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Article
March 26, 1904

THE DIETETICS OF ATONIC DILATATION OF THE STOMACHBASED ON A STUDY OF THE PHYSIOLOGY OF GASTRIC MOVEMENTS.

JAMA. 1904;XLII(13):811-817. doi:10.1001/jama.1904.92490580001001
Abstract

Food taken into the stomach is subjected to certain mechanical and physical forces derived from the energy of muscle contraction. The gastric movements result in a minute subdivision and final ejection of the stomach contents into the duodenum. Failure of the stomach to triturate and mix the food may be compensated for by chemical and other means, but if the expulsion of the contents is not accomplished, a most serious condition results that is paramount to every other consideration.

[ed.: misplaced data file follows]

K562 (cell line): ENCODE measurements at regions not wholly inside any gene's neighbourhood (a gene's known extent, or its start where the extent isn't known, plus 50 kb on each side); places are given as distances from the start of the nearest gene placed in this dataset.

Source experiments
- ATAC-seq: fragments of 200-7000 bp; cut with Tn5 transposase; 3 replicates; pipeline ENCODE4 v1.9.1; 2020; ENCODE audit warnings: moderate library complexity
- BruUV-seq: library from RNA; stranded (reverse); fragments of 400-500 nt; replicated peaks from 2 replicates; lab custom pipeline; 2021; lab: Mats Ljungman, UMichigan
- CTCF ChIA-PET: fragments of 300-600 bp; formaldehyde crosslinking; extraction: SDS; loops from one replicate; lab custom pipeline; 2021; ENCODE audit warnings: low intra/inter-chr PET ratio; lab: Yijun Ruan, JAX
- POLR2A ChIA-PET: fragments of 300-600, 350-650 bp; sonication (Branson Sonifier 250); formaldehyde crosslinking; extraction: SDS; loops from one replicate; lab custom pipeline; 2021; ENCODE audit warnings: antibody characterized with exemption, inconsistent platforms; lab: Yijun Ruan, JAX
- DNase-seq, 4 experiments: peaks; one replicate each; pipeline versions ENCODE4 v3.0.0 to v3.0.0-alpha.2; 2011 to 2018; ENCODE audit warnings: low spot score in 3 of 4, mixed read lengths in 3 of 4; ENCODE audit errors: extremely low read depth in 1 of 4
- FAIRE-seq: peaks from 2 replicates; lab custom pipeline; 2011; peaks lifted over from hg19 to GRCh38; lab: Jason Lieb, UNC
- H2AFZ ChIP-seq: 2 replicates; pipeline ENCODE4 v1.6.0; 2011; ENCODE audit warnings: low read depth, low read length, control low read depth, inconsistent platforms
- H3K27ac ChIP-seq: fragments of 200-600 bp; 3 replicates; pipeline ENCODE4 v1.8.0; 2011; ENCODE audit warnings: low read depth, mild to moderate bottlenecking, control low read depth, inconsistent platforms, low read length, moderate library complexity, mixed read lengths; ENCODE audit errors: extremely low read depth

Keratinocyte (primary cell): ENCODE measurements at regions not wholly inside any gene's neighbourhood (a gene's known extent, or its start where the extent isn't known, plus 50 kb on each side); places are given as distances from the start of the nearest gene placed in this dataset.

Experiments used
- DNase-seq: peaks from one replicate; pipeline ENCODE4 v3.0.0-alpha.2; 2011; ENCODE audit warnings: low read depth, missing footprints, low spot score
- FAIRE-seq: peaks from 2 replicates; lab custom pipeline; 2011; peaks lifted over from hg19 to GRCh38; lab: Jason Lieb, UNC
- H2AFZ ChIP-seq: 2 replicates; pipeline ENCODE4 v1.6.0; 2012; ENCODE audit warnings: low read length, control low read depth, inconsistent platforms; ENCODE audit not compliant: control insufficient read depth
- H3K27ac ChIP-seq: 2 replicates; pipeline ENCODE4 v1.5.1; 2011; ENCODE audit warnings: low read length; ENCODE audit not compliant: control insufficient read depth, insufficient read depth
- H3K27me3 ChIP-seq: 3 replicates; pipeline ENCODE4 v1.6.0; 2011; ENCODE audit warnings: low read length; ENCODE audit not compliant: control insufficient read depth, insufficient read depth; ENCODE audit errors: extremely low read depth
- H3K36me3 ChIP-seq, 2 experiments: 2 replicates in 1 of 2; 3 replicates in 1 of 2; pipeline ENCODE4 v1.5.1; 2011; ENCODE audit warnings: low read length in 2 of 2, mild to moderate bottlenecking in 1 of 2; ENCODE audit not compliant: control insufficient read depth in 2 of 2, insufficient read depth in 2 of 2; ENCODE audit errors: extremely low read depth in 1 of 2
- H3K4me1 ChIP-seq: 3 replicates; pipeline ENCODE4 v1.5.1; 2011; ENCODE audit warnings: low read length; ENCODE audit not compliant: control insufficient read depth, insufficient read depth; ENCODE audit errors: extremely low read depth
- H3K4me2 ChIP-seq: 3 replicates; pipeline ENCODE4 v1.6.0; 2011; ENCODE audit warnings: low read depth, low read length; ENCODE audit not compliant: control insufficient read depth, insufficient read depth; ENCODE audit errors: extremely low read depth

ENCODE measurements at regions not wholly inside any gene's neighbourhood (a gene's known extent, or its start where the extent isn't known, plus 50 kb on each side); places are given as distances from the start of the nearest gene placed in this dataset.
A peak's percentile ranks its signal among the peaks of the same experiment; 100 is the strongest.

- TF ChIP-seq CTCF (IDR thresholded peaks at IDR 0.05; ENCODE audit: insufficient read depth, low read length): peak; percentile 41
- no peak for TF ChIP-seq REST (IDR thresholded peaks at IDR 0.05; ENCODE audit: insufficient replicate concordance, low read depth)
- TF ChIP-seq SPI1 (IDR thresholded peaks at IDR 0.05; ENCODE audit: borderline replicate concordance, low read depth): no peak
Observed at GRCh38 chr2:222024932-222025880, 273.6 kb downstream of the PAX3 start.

MUSCLE TONE.  The characteristics of unstriated muscle, of which gastric muscle is composed, present the phenomena of a peculiar functional activity called tone. Tone differs from the peristaltic or contraction waves, in that there is a condition of continued contraction or shortening which persists, more or less constantly, decreased or increased by varying conditions. The relation between the condition of muscle tone and changes occurring in ordinary contraction, such

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